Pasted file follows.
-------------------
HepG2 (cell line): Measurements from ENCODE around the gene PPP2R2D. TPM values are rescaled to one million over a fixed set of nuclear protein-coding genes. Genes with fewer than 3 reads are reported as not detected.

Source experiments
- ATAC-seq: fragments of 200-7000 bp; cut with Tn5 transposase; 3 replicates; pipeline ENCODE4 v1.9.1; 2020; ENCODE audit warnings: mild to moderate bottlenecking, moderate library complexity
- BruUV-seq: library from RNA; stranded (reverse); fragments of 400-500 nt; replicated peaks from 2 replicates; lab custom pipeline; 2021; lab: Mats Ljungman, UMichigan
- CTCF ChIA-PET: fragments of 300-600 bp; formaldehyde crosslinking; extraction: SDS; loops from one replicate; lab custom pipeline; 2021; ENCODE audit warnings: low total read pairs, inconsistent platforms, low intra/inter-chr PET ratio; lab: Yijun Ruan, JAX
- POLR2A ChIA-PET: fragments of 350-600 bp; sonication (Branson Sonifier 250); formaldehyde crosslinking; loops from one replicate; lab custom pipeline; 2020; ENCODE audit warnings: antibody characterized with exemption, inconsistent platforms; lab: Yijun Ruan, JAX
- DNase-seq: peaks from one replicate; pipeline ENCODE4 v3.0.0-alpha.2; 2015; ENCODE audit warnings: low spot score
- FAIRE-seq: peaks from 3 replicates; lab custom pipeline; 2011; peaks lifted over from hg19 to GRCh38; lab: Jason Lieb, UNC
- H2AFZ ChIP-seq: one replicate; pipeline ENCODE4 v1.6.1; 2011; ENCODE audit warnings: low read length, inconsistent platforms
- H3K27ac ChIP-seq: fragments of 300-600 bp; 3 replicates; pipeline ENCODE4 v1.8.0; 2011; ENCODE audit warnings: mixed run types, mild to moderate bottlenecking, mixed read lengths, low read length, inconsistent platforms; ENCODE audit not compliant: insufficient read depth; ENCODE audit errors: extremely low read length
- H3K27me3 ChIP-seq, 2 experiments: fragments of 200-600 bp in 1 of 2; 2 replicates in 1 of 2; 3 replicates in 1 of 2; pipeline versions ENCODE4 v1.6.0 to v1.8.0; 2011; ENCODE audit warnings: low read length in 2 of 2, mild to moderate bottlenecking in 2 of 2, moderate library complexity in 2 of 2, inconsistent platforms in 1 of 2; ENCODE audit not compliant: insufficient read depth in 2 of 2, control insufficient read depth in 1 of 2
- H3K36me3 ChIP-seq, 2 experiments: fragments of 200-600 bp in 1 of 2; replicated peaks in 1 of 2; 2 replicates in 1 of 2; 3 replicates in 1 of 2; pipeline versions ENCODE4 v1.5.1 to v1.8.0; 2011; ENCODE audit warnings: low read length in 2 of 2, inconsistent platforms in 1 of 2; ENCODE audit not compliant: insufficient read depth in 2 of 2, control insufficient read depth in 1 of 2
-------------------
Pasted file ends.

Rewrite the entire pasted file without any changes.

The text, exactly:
HepG2 (cell line): Measurements from ENCODE around the gene PPP2R2D. TPM values are rescaled to one million over a fixed set of nuclear protein-coding genes. Genes with fewer than 3 reads are reported as not detected.

Source experiments
- ATAC-seq: fragments of 200-7000 bp; cut with Tn5 transposase; 3 replicates; pipeline ENCODE4 v1.9.1; 2020; ENCODE audit warnings: mild to moderate bottlenecking, moderate library complexity
- BruUV-seq: library from RNA; stranded (reverse); fragments of 400-500 nt; replicated peaks from 2 replicates; lab custom pipeline; 2021; lab: Mats Ljungman, UMichigan
- CTCF ChIA-PET: fragments of 300-600 bp; formaldehyde crosslinking; extraction: SDS; loops from one replicate; lab custom pipeline; 2021; ENCODE audit warnings: low total read pairs, inconsistent platforms, low intra/inter-chr PET ratio; lab: Yijun Ruan, JAX
- POLR2A ChIA-PET: fragments of 350-600 bp; sonication (Branson Sonifier 250); formaldehyde crosslinking; loops from one replicate; lab custom pipeline; 2020; ENCODE audit warnings: antibody characterized with exemption, inconsistent platforms; lab: Yijun Ruan, JAX
- DNase-seq: peaks from one replicate; pipeline ENCODE4 v3.0.0-alpha.2; 2015; ENCODE audit warnings: low spot score
- FAIRE-seq: peaks from 3 replicates; lab custom pipeline; 2011; peaks lifted over from hg19 to GRCh38; lab: Jason Lieb, UNC
- H2AFZ ChIP-seq: one replicate; pipeline ENCODE4 v1.6.1; 2011; ENCODE audit warnings: low read length, inconsistent platforms
- H3K27ac ChIP-seq: fragments of 300-600 bp; 3 replicates; pipeline ENCODE4 v1.8.0; 2011; ENCODE audit warnings: mixed run types, mild to moderate bottlenecking, mixed read lengths, low read length, inconsistent platforms; ENCODE audit not compliant: insufficient read depth; ENCODE audit errors: extremely low read length
- H3K27me3 ChIP-seq, 2 experiments: fragments of 200-600 bp in 1 of 2; 2 replicates in 1 of 2; 3 replicates in 1 of 2; pipeline versions ENCODE4 v1.6.0 to v1.8.0; 2011; ENCODE audit warnings: low read length in 2 of 2, mild to moderate bottlenecking in 2 of 2, moderate library complexity in 2 of 2, inconsistent platforms in 1 of 2; ENCODE audit not compliant: insufficient read depth in 2 of 2, control insufficient read depth in 1 of 2
- H3K36me3 ChIP-seq, 2 experiments: fragments of 200-600 bp in 1 of 2; replicated peaks in 1 of 2; 2 replicates in 1 of 2; 3 replicates in 1 of 2; pipeline versions ENCODE4 v1.5.1 to v1.8.0; 2011; ENCODE audit warnings: low read length in 2 of 2, inconsistent platforms in 1 of 2; ENCODE audit not compliant: insufficient read depth in 2 of 2, control insufficient read depth in 1 of 2